LivaNova is a multinational, publicly traded medical device company that works in therapeutic areas such as cardiopulmonary, obstructive sleep apnea and heart failure. Faegre Drinker represented LivaNova in a contractual dispute that began in 2012 when LivaNova’s corporate predecessor, Sorin, invested in Caisson Interventional LLC, an entity created by Todd Mortier and CJ Schweich to develop a replacement mitral heart valve. In 2017, LivaNova exercised an option to purchase the remaining outstanding equity of the company pursuant to a Unit Purchase Agreement (UPA). Under the UPA, payments were made to the founders and employees upon closing and on anniversary dates, with additional payments tied to achieving regulatory milestones and commercialization.
In 2018, the Caisson device suffered setbacks in early clinical trials, with patients suffering a number of adverse events, resulting in the stoppage of clinical trials. Meanwhile, also in late 2018, a mitral valve repair device made by a competitor showed unexpectedly promising clinical results, changing the competitive landscape of the mitral repair and replacement valve market. In 2019, faced with the need for a complete redesign of the Caisson product, an extended time and greater investment to get the product to market, and a much more competitive market, LivaNova attempted to sell the Caisson product and intellectual property. There were no offers. Ultimately, in late 2019, LivaNova shut the company down.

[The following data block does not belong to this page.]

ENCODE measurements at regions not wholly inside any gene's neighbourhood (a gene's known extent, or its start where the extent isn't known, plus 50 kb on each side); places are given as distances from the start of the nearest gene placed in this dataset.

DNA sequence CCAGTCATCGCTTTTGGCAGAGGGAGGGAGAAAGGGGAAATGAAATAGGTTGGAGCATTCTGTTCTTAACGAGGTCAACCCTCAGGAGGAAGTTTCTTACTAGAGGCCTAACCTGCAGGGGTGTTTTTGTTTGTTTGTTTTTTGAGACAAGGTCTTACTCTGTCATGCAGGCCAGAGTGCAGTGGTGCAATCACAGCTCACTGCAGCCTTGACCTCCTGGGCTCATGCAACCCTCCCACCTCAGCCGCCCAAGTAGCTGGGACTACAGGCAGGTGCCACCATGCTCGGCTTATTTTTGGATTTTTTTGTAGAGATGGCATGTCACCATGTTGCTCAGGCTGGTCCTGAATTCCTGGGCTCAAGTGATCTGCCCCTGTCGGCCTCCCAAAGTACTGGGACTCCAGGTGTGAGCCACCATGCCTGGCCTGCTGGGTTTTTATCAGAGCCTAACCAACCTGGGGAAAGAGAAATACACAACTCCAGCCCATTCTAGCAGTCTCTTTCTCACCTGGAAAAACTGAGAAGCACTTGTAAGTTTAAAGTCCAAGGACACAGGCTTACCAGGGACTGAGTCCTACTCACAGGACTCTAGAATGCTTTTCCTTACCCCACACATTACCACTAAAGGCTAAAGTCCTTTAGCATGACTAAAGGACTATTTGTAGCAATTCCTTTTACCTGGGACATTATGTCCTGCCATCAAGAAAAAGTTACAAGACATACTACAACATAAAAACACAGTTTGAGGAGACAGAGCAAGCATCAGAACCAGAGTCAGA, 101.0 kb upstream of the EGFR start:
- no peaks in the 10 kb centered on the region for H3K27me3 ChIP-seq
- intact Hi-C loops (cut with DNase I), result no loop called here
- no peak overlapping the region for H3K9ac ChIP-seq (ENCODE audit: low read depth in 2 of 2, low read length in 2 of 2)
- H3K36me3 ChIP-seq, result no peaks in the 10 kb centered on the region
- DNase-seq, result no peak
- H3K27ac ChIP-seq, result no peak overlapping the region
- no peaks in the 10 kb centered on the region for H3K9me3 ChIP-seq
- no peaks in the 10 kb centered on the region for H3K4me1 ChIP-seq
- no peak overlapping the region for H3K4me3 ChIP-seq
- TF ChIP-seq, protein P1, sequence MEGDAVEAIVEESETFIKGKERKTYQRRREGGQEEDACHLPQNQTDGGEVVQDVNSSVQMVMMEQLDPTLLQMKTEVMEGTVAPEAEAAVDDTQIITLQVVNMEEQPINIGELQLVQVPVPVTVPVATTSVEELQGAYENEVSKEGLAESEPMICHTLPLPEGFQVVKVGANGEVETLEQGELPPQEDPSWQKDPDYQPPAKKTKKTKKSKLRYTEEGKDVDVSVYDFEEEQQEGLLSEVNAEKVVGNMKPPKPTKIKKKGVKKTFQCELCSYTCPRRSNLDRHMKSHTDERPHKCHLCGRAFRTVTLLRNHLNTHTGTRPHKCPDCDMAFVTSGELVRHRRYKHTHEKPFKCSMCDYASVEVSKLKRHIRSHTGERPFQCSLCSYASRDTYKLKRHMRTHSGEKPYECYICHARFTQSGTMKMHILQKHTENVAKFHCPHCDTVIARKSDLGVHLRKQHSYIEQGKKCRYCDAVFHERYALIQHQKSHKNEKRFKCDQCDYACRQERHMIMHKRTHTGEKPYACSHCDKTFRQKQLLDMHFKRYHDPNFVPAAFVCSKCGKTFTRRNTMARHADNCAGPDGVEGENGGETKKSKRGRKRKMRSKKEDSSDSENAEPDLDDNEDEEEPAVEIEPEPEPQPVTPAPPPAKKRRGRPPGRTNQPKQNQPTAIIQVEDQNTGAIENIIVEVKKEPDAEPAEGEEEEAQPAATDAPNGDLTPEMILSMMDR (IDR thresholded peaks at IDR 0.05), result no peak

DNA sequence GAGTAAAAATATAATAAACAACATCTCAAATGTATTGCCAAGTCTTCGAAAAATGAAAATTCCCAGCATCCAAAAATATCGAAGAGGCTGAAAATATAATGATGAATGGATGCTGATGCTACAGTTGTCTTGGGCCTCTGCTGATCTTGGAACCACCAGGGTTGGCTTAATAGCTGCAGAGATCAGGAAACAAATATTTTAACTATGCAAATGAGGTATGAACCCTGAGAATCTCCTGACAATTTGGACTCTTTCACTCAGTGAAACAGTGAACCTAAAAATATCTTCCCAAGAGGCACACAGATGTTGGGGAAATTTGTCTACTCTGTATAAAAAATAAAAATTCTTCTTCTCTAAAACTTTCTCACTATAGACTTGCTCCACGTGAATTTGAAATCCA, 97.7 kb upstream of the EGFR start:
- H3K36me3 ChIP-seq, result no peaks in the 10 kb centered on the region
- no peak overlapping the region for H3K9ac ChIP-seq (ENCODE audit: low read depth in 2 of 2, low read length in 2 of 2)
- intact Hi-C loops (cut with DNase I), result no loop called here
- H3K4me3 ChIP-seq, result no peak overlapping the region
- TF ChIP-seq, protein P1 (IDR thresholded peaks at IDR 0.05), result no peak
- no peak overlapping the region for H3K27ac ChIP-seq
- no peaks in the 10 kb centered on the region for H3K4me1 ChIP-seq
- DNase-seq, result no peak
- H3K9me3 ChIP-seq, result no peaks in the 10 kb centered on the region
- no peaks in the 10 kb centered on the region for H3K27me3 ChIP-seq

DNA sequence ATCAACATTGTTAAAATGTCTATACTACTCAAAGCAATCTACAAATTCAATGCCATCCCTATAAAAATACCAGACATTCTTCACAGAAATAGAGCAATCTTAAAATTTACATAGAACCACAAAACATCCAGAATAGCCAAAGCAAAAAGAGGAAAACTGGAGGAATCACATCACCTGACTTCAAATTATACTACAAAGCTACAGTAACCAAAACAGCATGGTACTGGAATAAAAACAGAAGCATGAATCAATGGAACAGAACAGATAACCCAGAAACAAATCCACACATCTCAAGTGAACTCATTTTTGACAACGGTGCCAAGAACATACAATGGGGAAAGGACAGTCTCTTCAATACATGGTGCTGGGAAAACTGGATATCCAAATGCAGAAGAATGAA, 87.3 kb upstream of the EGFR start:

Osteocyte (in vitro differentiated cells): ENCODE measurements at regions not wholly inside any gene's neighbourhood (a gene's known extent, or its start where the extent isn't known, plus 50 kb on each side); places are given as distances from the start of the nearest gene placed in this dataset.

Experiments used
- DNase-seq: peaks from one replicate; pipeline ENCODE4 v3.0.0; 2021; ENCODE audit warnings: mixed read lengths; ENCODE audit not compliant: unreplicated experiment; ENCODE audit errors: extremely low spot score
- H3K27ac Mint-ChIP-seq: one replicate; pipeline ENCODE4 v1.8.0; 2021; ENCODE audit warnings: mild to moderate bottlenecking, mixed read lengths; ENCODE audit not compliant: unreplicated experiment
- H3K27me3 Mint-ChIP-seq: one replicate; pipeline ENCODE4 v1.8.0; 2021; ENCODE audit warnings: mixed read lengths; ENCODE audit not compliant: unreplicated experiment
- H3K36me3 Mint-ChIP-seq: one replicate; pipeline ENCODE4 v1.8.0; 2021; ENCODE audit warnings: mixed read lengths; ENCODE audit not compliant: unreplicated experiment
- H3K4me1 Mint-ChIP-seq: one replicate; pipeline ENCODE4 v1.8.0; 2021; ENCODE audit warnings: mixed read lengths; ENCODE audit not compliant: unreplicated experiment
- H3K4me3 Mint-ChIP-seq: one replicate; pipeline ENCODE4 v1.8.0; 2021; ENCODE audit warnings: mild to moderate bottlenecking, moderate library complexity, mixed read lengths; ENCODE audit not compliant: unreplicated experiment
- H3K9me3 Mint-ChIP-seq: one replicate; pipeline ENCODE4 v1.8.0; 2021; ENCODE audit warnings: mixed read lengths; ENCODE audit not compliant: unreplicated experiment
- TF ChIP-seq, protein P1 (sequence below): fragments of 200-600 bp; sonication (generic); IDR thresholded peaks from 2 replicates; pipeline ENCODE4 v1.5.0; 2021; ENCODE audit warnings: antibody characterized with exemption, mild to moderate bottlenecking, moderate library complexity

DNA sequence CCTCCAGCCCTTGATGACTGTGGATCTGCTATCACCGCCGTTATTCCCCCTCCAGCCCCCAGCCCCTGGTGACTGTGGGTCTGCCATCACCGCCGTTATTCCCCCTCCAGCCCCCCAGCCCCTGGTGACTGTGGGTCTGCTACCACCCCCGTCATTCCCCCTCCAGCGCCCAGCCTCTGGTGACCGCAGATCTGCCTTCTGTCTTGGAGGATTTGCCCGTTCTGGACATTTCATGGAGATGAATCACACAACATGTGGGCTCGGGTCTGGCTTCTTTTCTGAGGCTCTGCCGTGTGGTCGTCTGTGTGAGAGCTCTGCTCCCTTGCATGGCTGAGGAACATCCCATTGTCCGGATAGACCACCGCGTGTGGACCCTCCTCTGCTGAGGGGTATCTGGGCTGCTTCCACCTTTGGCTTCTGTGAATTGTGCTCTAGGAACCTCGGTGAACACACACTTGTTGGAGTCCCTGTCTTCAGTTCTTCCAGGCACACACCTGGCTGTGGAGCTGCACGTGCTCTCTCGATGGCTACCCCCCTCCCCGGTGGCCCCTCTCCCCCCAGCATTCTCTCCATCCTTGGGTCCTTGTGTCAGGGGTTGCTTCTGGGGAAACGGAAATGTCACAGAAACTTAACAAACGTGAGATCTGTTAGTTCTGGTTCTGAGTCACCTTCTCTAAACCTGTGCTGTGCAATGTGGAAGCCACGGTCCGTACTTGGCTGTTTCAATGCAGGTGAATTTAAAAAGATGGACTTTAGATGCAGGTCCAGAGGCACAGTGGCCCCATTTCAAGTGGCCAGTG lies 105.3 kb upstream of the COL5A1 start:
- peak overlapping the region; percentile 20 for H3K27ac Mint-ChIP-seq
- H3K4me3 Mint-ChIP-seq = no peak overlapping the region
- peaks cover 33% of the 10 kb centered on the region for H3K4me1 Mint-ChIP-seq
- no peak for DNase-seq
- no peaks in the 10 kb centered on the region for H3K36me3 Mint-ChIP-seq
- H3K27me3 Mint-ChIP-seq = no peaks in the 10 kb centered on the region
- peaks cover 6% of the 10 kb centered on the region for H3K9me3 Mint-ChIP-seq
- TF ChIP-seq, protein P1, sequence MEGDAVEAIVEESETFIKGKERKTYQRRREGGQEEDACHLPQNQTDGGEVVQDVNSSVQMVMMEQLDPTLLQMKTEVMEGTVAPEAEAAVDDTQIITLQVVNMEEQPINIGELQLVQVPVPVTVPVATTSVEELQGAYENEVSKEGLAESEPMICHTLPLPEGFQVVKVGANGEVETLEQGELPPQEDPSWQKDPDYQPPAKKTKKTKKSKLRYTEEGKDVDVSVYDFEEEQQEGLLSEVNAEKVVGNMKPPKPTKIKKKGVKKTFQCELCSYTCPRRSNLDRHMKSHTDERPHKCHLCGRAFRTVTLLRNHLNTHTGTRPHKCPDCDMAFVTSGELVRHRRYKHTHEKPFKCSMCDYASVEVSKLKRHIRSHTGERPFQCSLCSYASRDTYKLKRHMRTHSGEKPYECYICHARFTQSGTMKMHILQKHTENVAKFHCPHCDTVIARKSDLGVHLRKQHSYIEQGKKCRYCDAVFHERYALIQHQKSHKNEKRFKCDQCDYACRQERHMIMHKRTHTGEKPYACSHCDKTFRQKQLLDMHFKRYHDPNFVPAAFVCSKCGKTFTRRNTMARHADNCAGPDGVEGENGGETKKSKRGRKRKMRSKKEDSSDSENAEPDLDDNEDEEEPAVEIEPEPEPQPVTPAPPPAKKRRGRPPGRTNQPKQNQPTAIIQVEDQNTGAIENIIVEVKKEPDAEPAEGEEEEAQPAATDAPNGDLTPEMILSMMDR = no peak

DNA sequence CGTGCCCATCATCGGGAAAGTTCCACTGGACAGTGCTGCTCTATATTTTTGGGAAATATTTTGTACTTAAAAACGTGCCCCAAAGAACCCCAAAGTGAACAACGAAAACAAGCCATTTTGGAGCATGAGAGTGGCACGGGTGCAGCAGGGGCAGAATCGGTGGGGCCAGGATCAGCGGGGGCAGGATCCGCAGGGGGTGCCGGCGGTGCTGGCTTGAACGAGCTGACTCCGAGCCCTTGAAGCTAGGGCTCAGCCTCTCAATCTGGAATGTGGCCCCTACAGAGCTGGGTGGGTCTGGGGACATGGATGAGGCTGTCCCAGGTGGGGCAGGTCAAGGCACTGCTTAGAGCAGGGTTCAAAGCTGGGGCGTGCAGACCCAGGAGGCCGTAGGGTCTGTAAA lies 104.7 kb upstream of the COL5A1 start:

Plaintiff Mortier, as the member representative of the LLC members, filed suit. He asserted claims for breach of contract, breach of the good duty of good faith and fair dealing, and unjust enrichment, alleging that LivaNova’s decision to shut down the development of the Caisson product was a breach of the UPA. Plaintiff originally sought payment of the regulatory milestone payments, certain unpaid employee retention bonus payments, and the royalty for commercialization. Plaintiff ultimately dropped the employee retention bonus claims of roughly $10 million, leaving roughly $40 million in damages at issue.
In May 2022, the United States District Court for the District of Minnesota granted LivaNova's motion for summary judgment. The court ruled that the parties’ contract unambiguously allowed LivaNova to exercise its business judgment in deciding whether to continue funding the Caisson device, accepting fully the arguments we advanced. In June 2023, the United States Court of Appeals for the Eighth Circuit unanimously affirmed the ruling in LivaNova's favor.